first_imgThe 48-acre Bragg Farm in Fayston, Vermont, known for its iconic barn, open hay meadows and outstanding scenic views of the Green Mountains, has been farmed continuously for more than 200 years.’  Much further south,’ the Bunker Farm’an agricultural and scenic treasure in Dummerston’has been a’ fixture in town for over 160 years. When these two farms went on the market, they were at risk of being sold to someone who was not interested in farming. These communities risked losing these productive farms.’ In both instances, the Vermont Land Trust (VLT) acted quickly and placed offers on the properties using a revolving fund to buy time to find farmers, put the conservation deals together, and permanently protect the land for the next generation of farmers.’ A new partnership between VLT, the’ Vermont Community Foundation (VCF) and the High Meadows Fund (HMF) will create more opportunities for VLT to provide’ farmers with access to affordable farms for commercial operations.’  VCF and HMF will loan VLT a combined $850,000 for their Farmland Access Program. This loan will allow VLT to take high-demand farmland off the market while finding farmers who are the best match for the land and infrastructure. It will also allow VLT the time to raise thefunds to purchase conservation easements on land’an important step to ensuring future affordability.’ ‘ ‘The Foundation has $7 million to deploy in Vermont, and we’re always looking for new ways to improve the state,’ said Debbie Rooney, VP for Finance at VCF. ‘When the Vermont Land Trust came to us, we saw an exciting opportunity to invest in a great organization and in a project that dovetails with our Food and Farm Initiative by supporting local farms and local food. It makes a lot of sense. Yes, VLT could have gotten some commercial dollars to do this, but it would have been a much higher rate, and they wouldn’t have been able to do some of the other work they do. We see this as a resource for VLT to be able to readily maintain working farms in Vermont.’’ The Farmland Access Program and this loan fund will prevent the sale of the farms that are often at the highest risk of development or an estate purchase, circumstances that lead to a major loss to communities that value their farms and local food.’ ‘The Farmland Access Program has helped more than 30 farmers in Vermont buy their first farm, or to expand their operation,’ said Jon Ramsay, the director of VLT’s Farmland Access Program. ‘When we see an opportunity, we buy a farm with bridge financing. Now we can use lower-cost capital to purchase, conserve, and sell the farm at an affordable price to a farmer who can create a viable business.’’ ‘We’ve seen that putting land conservation deals together takes longer than it used to,’ said Gaye Symington, Executive Director of the High Meadows Fund. ‘There are a lot of complex questions to resolve with conservation deals and this takes time. Questions about the ecological values on the farm, the proximity to river systems, and farm-labor housing are a few examples. We see this loan as important because it offers VLT longer-term dollars. Becoming investors in this loan fund is a demonstration of HMF’s confidence in VLT.’’ In the case of Bragg Farm, more than 225 people in the Mad River Valley community contributed $500,000. With backing from the Town of Fayston, and a grant of $320,000 from the Vermont Housing and Conservation Board, the funding has been raised to permanently protect the Bragg Farm. The project was officially completed last week, when VLT sold the conserved farm to Marisa Mauro of Ploughgate Creamery for $175,000 (the appraised agricultural value of the land, barn and residence). In Dummerston,’ four farmers, working as partners, were selected as the new owners of the farm. The farmers are leasing the farm now and will buy it subject to a conservation easement once VLT raises $110,000, along with other grant funding, to pay back the loan and cover the costs of conserving this land.’ ‘The related investments by the Vermont Community Foundation and the High Meadows Fund have helped the Vermont Land Trust take Farmland Access to the next level,’ said Nick Richardson, Vice President for Finance and Enterprise at the Vermont Land Trust.’  ‘There are many highly qualified and passionate farmers looking to access land to start or build their enterprises on good farmland, and communities that are waiting to welcome them.’  The partnership allows us to leverage our own capital and help make the match, and we’ve been able to put it to work right away on projects all across the state.’last_img read more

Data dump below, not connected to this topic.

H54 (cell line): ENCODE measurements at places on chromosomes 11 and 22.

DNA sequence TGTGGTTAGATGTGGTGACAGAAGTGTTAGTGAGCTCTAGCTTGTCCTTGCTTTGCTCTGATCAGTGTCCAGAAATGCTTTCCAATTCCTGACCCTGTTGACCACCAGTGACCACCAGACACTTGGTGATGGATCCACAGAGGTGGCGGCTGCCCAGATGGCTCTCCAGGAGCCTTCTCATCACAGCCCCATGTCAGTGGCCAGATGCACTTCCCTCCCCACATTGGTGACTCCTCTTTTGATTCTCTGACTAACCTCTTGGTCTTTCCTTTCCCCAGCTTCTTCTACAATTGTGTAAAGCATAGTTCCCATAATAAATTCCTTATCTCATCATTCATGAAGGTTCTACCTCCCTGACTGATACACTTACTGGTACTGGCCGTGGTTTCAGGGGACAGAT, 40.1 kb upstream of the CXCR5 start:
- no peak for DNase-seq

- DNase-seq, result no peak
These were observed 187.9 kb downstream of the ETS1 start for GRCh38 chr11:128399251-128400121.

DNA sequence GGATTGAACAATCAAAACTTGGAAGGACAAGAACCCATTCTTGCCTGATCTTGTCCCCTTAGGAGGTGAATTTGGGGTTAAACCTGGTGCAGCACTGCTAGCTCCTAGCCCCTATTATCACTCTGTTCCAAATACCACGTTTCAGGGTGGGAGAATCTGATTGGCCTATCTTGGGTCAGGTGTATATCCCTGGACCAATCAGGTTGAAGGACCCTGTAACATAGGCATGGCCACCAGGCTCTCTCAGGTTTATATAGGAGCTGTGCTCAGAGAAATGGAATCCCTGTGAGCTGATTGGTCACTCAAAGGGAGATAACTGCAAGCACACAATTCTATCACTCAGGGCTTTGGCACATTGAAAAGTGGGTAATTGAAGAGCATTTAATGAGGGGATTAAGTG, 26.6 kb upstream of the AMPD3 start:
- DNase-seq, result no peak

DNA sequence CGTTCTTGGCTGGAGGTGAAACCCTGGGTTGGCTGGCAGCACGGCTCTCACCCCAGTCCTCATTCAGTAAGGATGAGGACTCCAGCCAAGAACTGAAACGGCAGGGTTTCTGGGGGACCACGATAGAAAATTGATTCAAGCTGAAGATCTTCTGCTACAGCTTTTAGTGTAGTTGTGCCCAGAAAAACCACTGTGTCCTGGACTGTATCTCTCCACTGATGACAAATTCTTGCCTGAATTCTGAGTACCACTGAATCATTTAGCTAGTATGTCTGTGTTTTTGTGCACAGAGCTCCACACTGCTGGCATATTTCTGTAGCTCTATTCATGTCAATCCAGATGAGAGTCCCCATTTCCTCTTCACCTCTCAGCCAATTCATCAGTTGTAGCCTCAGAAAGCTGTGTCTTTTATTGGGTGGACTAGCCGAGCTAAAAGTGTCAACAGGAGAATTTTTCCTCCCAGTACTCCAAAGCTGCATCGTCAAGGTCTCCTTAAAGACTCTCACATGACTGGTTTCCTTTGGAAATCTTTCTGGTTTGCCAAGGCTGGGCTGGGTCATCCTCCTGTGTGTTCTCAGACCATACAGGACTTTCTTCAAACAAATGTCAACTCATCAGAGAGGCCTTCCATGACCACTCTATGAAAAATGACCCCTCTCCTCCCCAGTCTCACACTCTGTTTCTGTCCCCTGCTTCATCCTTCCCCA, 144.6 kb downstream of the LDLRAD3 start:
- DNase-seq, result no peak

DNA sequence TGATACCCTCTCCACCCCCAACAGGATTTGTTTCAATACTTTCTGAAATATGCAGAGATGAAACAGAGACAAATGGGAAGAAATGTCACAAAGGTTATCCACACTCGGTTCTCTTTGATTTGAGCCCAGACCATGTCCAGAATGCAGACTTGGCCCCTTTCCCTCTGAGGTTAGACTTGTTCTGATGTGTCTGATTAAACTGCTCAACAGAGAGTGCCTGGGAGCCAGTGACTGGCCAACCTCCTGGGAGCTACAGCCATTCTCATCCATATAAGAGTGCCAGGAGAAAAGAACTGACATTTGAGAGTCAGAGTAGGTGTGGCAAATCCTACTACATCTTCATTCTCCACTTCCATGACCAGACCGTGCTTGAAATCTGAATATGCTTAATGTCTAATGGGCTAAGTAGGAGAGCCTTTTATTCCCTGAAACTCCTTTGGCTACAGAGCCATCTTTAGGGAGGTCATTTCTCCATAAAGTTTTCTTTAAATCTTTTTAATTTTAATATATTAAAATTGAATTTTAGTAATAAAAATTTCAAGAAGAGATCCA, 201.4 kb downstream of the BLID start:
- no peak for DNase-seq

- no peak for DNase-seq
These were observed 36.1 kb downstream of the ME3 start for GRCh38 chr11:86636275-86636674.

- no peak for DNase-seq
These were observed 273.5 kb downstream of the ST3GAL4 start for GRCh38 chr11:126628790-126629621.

Cynthia K Hoehl donates $2 million endowment gift to the Cynthia K Hoehl Institute at the Stern Center